ALONE “Oireachtas report on housing does not address crisis among older people”
Housing for older people is not included in report’s recommendations
Dublin, 17th June 2016 ALONE responded to the Oireachtas Committee’s recommendations on housing crisis and homelessness. The committee has recommended that local authorities provide 50,000 new social housing units by 2020 and the charity is calling on the government to ensure a percentage of these units are allocated to older members of our communities.
Sean Moynihan, CEO of ALONE, commented, “We are very concerned that the committee have failed to recommend any solutions for older people in the special housing needs section. We have a dramatically ageing population and while we welcome any measures to solve the current emergency, the government also needs plan for the long term housing needs of our population to avoid this crisis happening again. We are already seeing a crisis emerging among older people and it will only get worse unless dedicated action is taken.”
He continued, “We call on the government to build accommodation now to facilitate the emerging demographics of older people. There is a huge demand for 1 and 2 bed units, 44% of households on the social housing waiting lists are for singles. We would like to see each of these new housing developments, recommended by the committee, include a percentage of smaller units dedicated to older people, similar to the Housing Agency’s Part V Programme. This would ensure that older people are well integrated within their communities and can access local amenities.”
The charity also commented on the committee’s recommendations for the rented sector: “In recent years we have seen a huge increase in the number of older people come to ALONE because they are no longer able to afford their private rented accommodation. If the landlord decides to increase the rent, or if the older person is no longer able to work, they have little or no hope of securing private rented accommodation again. The current market rates also means that many older people are currently living in below standard private rented accommodation, afraid to complain in case the landlord asks them to leave. While we don’t believe that the private rental sector is suitable for older people’s housing needs as a long term solution, we welcome the measures to increase security of tenure.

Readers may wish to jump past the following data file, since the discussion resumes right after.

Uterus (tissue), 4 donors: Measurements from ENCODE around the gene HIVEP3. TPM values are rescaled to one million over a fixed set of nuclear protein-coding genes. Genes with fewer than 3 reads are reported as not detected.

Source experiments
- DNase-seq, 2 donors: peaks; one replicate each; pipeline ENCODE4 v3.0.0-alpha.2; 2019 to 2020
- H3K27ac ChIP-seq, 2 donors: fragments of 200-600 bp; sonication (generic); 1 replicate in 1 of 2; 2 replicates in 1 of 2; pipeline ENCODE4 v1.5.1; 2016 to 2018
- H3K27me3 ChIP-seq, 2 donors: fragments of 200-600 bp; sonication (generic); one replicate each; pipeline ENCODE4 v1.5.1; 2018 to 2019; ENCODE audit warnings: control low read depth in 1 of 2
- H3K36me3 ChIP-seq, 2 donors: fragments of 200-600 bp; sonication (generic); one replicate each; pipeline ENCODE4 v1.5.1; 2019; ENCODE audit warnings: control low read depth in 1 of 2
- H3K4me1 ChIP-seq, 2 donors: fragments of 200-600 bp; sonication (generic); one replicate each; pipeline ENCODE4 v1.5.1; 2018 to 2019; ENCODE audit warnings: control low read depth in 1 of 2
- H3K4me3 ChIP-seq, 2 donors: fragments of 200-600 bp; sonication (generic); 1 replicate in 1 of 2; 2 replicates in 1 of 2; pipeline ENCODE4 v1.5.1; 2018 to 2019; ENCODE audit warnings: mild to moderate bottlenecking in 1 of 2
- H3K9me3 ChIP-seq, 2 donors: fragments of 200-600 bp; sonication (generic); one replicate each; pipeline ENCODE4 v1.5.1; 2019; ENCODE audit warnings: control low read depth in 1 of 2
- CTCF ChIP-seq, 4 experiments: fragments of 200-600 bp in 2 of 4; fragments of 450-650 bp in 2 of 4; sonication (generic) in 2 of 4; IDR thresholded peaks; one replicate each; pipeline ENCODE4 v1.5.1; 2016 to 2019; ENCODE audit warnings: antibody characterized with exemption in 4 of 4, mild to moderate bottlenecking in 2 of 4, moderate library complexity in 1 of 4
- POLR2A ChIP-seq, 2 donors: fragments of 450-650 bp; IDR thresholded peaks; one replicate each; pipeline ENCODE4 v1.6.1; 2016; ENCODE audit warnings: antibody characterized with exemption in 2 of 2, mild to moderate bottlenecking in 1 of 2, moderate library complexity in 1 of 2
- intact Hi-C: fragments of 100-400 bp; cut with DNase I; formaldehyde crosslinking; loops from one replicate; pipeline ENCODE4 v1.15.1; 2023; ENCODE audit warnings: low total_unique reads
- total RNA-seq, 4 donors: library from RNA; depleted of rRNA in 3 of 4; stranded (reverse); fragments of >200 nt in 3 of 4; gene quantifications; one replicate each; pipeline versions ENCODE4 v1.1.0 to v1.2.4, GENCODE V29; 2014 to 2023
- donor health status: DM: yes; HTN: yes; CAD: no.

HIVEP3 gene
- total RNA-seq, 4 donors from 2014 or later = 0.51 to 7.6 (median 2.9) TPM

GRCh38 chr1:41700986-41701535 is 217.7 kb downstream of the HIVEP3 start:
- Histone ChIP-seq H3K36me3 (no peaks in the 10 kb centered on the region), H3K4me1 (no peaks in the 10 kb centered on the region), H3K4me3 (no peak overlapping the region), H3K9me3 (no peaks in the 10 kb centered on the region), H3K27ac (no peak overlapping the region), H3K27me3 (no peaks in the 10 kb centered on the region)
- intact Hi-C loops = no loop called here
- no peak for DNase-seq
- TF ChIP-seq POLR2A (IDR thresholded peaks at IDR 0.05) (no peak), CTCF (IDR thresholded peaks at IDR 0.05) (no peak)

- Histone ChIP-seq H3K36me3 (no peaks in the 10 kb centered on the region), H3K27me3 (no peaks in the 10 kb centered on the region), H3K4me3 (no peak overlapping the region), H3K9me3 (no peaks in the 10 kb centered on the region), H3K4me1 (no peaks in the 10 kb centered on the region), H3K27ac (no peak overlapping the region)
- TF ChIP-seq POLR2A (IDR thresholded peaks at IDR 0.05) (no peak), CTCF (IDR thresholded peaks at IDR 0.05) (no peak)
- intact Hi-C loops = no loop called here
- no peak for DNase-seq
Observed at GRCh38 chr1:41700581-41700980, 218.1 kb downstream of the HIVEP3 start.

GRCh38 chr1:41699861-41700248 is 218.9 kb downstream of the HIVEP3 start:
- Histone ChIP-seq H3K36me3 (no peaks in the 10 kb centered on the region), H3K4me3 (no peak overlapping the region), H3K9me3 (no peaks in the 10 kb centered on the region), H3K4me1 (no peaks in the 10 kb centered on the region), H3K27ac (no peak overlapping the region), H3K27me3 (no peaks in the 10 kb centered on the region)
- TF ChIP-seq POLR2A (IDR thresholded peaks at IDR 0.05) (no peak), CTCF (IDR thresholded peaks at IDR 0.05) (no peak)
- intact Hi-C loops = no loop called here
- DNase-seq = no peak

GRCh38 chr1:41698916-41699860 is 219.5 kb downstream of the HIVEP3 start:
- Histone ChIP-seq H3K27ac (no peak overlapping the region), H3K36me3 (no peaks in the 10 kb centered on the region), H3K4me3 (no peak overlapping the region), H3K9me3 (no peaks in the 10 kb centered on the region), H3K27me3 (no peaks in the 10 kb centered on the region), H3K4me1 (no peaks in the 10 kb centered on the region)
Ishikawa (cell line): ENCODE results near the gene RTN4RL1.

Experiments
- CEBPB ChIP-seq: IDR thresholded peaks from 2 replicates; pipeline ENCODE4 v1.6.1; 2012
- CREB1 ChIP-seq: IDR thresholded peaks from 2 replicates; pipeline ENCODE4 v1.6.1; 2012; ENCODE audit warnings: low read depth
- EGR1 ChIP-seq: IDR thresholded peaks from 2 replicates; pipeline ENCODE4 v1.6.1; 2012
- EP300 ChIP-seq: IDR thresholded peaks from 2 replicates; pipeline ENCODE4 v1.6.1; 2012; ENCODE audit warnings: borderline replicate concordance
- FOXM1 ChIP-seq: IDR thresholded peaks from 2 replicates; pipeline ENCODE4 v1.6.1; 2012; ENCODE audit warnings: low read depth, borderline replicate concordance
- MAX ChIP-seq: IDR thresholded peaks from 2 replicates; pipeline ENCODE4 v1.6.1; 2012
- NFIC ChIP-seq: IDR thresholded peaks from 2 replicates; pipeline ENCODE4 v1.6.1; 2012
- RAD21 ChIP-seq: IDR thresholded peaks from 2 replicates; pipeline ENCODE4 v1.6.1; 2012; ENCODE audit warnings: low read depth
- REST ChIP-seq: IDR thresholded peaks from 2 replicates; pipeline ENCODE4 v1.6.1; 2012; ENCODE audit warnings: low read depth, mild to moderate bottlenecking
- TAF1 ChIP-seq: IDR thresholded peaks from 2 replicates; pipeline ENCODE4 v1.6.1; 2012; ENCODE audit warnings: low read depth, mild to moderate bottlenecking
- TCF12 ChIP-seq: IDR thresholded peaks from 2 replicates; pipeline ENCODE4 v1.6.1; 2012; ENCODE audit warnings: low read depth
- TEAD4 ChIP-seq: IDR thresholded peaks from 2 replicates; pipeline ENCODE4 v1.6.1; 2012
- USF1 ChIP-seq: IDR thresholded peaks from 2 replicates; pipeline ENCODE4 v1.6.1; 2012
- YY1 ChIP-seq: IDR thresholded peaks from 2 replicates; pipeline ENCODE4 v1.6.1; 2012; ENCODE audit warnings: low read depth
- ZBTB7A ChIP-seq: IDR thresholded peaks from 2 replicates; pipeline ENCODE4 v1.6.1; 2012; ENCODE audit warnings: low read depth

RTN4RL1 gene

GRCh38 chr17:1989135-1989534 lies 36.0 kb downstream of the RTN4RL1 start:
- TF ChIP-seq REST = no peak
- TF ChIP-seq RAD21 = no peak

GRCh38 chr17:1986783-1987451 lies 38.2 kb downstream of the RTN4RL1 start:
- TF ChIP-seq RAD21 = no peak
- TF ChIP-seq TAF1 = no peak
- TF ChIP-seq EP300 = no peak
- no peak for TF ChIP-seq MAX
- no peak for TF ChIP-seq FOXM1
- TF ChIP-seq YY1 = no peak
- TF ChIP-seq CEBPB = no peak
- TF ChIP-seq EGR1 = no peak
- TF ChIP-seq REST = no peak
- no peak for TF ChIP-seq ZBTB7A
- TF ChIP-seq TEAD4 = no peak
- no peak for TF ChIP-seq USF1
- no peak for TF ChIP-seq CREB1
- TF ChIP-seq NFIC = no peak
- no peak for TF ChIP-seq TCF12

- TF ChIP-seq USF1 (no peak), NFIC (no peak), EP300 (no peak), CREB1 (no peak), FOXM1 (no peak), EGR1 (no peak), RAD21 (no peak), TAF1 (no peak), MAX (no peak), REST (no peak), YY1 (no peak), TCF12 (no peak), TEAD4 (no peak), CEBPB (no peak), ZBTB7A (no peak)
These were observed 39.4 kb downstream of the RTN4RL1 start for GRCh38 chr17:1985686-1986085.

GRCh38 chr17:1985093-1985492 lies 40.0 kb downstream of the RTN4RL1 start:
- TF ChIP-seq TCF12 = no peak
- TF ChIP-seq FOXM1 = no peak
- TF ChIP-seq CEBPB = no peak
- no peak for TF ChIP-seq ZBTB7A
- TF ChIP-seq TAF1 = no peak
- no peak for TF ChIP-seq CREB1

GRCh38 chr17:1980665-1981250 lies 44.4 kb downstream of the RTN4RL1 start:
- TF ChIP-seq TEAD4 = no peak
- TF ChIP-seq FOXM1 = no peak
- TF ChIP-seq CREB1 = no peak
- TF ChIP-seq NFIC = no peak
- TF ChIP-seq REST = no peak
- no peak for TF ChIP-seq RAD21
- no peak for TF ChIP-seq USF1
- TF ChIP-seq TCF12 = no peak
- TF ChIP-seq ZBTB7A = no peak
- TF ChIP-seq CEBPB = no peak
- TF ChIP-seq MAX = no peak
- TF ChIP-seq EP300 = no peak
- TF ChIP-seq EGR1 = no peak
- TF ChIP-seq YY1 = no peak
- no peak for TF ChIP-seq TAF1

Moynihan concluded, “The number of over 65s living in the state is expected to reach 1.4m by 2046. What will happen when this number of people stop working? It is critical that we start planning now for the housing needs of this ageing population. We commend the work of the committee on housing and homelessness but housing for older people needs to be included in the Government’s overall housing plan, sooner rather than later.”
For those who have concerns about their own wellbeing, or the wellbeing of a vulnerable older person in the community, ALONE can be contacted on (01) 679 1032. To make a donation and help aid ALONE’s work visit www.alone.ie